Training and Education Impact Medical Errors and Outcomes
Patient safety has always been a top priority within healthcare. However, increasingly complex procedures, new treatment options, more interdisciplinary collaboration and a growing number of patients all put very high demands on today’s health care providers. This is further aggravated by working time regulations, staff availability, more complex and sophisticated medical devices in addition to increased medico-legal action.
Preventable medical errors occur today in 8-10 % of cases. The annual cost of medical errors for the health care system in the US alone is approximately 37.6 billion USD (of which 17 billion are estimated as preventable). A 1999 report from the US Institute of Medicine estimated that 98,000 Americans die due to medical errors each year, exceeding deaths related to motor vehicle accidents (43,000), breast cancer (42,000), and AIDS (17,000).1 In 2009, ten years later, a follow-up national investigation by the Hearst Corporation concluded that there had been little or no progress on improving patient safety.2
A comprehensive and goal-oriented training and education program is a prerequisite to ensure that patient safety stays in focus. A well thought-through in-hospital training curriculum, in which the individual components of how one learns to operate are addressed separately and in a logical order, is vital to ensure success. In order to achieve acceptable performance levels, i.e. pre-determined levels that can be assessed in a validated way, even before trainees first set foot in the operating room, simulation should be used for hands-on parts of the comprehensive curriculum.
Team Training and Continuous Education
However, simulation is not only for residents or fellows, but also benefits the more experienced physicians and other members of the lab team. It is an ideal way to easily get a quick refresher of a type of procedure that is not performed very often, or to learn new procedures or techniques within a hospital Change of Practice program. The objective is to provide learners of all experience levels with a training opportunity that emulates the actual lab setting, yet at the same time removes unnecessary patient risk.
Change of Practice
For ongoing Change of Practice initiatives, simulation is an effective tool for the incorporation, monitoring and evaluation phases of such efforts, both to create awareness of new methods to be used and to implement and audit key areas of practice change. Using a medical simulator facilitates getting the team to work together as a unit and fosters multidisciplinary approaches.
Simulation in Medical Training
Simulators allow physicians and teams to practice in a learner focused environment without the risks associated with training on a real patient. Working on a simulator also offers many additional advantages compared to apprenticeship training, such as gaining experience with a broad range of pathologies within a short timeframe, complication management, isolation of specific procedural tasks and the use of added visualisation for augmented comprehension and immediate objective feedback. Learners can repeat techniques, steps and cases they find challenging as many times as needed and in full confidence.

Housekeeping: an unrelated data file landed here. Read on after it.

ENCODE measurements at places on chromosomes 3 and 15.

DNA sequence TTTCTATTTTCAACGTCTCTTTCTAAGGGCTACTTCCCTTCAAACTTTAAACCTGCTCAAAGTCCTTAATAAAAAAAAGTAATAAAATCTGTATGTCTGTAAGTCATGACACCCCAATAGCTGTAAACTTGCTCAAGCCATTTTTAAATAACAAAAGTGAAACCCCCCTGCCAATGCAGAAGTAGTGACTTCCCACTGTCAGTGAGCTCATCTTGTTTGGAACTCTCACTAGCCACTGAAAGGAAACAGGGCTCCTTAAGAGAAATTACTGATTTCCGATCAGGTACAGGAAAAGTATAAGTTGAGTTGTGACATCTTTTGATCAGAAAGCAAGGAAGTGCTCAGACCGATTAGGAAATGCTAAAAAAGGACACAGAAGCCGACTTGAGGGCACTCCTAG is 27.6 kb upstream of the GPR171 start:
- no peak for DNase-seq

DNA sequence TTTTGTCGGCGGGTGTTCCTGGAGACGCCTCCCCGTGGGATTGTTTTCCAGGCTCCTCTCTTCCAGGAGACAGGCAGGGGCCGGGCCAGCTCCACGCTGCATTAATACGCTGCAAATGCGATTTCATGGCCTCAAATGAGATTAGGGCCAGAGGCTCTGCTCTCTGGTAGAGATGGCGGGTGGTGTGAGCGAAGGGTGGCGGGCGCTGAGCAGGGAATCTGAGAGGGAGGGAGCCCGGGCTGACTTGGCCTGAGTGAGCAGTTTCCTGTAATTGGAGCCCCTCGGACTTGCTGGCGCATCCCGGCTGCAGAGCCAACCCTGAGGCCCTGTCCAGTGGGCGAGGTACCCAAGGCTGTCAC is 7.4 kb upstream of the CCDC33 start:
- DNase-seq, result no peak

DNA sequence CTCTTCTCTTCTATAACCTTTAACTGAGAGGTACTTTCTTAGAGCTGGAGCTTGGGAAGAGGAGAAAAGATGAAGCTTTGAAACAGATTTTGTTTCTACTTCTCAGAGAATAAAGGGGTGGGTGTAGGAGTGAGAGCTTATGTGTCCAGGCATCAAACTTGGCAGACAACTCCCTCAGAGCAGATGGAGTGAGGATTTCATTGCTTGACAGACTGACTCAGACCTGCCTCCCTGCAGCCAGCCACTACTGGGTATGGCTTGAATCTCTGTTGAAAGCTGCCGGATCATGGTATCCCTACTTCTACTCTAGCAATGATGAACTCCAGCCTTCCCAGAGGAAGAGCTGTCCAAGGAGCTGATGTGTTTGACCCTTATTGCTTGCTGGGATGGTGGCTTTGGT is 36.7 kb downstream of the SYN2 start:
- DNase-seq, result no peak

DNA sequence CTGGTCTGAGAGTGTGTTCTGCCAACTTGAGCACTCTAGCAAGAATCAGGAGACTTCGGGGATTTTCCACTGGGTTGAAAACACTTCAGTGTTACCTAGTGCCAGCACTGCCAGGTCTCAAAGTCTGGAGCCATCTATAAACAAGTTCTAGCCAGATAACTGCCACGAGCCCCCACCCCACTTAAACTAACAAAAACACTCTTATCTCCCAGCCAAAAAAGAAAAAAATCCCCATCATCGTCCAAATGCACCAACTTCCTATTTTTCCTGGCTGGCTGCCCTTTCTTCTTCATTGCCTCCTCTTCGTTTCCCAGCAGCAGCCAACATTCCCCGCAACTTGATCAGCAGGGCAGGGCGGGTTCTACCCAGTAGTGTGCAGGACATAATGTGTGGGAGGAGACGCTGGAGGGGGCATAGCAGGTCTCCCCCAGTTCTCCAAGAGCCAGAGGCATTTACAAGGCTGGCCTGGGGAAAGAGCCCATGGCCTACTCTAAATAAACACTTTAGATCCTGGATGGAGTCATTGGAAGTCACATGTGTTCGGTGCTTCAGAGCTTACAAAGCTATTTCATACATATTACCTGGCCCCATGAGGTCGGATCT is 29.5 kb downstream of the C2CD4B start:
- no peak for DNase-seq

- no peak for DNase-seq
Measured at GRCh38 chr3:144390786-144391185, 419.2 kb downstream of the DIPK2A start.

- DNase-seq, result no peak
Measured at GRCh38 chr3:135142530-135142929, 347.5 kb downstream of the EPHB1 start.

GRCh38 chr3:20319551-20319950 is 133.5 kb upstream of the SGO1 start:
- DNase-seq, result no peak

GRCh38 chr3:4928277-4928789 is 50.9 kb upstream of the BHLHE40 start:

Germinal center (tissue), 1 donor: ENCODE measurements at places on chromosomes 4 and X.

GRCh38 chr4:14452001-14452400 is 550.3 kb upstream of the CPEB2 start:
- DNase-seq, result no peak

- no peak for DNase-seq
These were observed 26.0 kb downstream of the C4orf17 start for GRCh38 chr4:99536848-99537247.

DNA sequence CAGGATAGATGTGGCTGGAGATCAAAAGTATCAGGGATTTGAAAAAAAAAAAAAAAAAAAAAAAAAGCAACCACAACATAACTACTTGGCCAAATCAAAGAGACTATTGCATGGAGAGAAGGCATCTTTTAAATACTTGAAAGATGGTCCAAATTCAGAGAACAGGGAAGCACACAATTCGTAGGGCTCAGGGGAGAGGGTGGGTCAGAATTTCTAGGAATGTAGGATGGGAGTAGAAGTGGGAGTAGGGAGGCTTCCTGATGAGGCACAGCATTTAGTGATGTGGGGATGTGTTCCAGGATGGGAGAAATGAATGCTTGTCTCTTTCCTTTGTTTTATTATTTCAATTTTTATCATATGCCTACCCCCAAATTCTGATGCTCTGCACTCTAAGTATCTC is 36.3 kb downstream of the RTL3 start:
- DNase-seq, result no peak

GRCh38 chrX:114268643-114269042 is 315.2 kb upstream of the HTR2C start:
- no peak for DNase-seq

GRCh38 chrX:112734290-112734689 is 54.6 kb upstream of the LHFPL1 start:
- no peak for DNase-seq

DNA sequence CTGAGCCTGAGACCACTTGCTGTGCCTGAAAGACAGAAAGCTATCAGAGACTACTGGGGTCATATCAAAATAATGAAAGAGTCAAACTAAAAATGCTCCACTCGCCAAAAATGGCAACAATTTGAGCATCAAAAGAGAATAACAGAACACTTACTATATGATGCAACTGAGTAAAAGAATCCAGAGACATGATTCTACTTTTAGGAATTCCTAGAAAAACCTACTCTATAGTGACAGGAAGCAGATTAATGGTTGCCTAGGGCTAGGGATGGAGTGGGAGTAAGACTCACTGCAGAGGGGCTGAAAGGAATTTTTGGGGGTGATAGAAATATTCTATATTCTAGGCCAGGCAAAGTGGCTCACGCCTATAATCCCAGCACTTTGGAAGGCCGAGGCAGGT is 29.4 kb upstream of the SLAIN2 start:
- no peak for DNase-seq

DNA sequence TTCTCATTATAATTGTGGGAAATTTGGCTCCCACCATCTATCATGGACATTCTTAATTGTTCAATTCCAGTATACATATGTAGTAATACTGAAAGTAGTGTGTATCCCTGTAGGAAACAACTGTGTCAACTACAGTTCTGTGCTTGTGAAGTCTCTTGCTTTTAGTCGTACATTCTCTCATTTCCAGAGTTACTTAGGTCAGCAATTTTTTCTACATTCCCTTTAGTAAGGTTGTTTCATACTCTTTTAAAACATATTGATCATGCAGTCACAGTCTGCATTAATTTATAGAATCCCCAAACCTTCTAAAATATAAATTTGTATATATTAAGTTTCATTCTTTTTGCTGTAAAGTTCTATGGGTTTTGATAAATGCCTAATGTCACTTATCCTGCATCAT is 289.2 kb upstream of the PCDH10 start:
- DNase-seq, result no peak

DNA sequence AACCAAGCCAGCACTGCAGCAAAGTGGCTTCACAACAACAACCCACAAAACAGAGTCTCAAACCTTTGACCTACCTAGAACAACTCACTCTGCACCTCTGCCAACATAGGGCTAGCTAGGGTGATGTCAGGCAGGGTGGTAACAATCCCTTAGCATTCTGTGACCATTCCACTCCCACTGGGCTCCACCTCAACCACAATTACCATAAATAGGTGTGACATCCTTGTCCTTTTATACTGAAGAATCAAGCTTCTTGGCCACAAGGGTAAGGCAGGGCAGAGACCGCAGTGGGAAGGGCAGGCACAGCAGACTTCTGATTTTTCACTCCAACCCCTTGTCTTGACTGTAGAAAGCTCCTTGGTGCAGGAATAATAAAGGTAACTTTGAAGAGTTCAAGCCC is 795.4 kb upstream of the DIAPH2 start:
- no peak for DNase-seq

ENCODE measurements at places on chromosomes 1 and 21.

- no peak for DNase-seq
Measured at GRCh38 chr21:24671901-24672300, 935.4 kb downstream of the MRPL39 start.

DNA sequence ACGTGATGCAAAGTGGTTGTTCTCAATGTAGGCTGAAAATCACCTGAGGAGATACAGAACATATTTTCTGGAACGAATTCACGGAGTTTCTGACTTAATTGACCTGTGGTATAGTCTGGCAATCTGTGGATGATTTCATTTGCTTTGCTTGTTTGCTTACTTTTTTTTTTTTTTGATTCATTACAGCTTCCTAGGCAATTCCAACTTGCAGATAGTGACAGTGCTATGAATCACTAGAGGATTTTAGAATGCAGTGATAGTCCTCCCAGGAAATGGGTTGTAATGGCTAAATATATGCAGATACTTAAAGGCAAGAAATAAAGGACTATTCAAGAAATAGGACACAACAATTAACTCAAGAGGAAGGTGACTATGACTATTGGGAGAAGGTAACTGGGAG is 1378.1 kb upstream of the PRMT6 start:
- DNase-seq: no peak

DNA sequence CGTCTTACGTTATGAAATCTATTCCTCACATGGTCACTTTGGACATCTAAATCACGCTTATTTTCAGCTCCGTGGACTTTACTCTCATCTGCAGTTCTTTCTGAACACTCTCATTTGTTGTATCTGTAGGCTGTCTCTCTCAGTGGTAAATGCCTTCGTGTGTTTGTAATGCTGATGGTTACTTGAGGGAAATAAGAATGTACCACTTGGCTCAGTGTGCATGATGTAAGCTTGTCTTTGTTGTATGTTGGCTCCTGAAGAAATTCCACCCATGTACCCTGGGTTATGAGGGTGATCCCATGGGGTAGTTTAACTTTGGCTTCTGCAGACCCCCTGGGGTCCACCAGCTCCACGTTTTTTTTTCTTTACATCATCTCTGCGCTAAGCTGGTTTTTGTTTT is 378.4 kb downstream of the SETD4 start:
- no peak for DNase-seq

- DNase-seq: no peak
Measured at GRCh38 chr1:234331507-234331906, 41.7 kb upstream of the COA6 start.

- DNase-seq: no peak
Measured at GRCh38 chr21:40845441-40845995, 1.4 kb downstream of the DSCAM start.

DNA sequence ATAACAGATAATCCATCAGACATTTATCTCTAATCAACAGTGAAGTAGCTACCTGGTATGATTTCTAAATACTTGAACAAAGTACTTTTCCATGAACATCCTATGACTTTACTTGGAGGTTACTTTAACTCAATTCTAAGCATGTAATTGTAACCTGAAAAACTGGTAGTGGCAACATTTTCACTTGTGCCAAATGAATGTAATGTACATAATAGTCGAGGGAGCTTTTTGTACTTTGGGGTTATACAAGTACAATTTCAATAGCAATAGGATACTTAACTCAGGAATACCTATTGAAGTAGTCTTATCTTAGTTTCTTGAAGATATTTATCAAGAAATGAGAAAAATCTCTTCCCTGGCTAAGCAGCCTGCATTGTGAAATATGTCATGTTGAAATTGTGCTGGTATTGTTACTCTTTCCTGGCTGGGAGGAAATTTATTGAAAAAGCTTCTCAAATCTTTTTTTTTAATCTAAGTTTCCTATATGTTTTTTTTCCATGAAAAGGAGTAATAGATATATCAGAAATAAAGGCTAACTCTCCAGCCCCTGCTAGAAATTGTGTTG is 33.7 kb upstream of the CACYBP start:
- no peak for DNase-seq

Other advantages of training with a Mentice simulator include:
- A way of compensating for the reduction in effective training hours that results from stricter working time regulations for medical residents
- A cost effective alternative to animal training, with more realistic representations of actual human anatomy4
- Free from the risks of radiation exposure when working in a real catheterization lab
- Optimizes lab time by making sure residents are well prepared when entering the lab
- Allows the physician and residents to discuss teaching points freely, and avoids any patient anxiety that may result from overhearing such discussions
- Can easily be used in a classroom setup when a larger number of students or whole teams of healthcare professionals need training
Integration in Hospital Processes
Initiatives to minimize medical errors are an integral part of a hospital’s Total Quality Management (TQM) process. A systematic learning and education program impacts medical outcomes (such as door-to-balloon time, radiation exposure, communication skills, use of advanced devices and new procedures) and productivity (like procedure times and effective use of equipment and devices). Hospitals with medical simulation programs have documented a significant reduction in clinical error rates.5,6
Mentice’s high-fidelity simulators provide practical and effective training delivery and assessment. Our staged training modules cover most endovascular specialties and the full range of learner experience levels. For more information about our simulators and training modules, please download our company catalogue or contact us.